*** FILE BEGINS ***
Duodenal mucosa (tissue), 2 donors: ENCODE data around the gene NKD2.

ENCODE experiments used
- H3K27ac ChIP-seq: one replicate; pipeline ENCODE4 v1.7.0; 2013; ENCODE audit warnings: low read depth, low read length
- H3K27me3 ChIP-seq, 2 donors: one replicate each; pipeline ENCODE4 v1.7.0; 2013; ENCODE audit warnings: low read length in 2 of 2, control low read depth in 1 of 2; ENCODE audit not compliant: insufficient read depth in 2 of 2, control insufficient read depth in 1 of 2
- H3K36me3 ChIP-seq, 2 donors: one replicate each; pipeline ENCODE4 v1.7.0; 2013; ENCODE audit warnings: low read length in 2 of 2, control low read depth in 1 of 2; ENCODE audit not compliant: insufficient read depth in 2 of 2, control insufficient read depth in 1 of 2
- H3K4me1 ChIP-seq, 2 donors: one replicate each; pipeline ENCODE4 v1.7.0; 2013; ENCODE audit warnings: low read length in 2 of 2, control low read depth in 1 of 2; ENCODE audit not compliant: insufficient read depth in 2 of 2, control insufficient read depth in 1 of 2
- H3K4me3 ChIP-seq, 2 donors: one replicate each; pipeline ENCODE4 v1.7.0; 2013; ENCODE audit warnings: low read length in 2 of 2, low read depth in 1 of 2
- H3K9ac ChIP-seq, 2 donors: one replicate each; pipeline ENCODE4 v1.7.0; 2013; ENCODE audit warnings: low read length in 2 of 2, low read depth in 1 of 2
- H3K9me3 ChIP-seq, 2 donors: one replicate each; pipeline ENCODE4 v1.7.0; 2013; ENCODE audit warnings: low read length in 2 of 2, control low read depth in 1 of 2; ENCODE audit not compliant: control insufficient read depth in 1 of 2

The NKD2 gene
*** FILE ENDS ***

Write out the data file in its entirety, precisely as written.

Duodenal mucosa (tissue), 2 donors: ENCODE data around the gene NKD2.

ENCODE experiments used
- H3K27ac ChIP-seq: one replicate; pipeline ENCODE4 v1.7.0; 2013; ENCODE audit warnings: low read depth, low read length
- H3K27me3 ChIP-seq, 2 donors: one replicate each; pipeline ENCODE4 v1.7.0; 2013; ENCODE audit warnings: low read length in 2 of 2, control low read depth in 1 of 2; ENCODE audit not compliant: insufficient read depth in 2 of 2, control insufficient read depth in 1 of 2
- H3K36me3 ChIP-seq, 2 donors: one replicate each; pipeline ENCODE4 v1.7.0; 2013; ENCODE audit warnings: low read length in 2 of 2, control low read depth in 1 of 2; ENCODE audit not compliant: insufficient read depth in 2 of 2, control insufficient read depth in 1 of 2
- H3K4me1 ChIP-seq, 2 donors: one replicate each; pipeline ENCODE4 v1.7.0; 2013; ENCODE audit warnings: low read length in 2 of 2, control low read depth in 1 of 2; ENCODE audit not compliant: insufficient read depth in 2 of 2, control insufficient read depth in 1 of 2
- H3K4me3 ChIP-seq, 2 donors: one replicate each; pipeline ENCODE4 v1.7.0; 2013; ENCODE audit warnings: low read length in 2 of 2, low read depth in 1 of 2
- H3K9ac ChIP-seq, 2 donors: one replicate each; pipeline ENCODE4 v1.7.0; 2013; ENCODE audit warnings: low read length in 2 of 2, low read depth in 1 of 2
- H3K9me3 ChIP-seq, 2 donors: one replicate each; pipeline ENCODE4 v1.7.0; 2013; ENCODE audit warnings: low read length in 2 of 2, control low read depth in 1 of 2; ENCODE audit not compliant: control insufficient read depth in 1 of 2

The NKD2 gene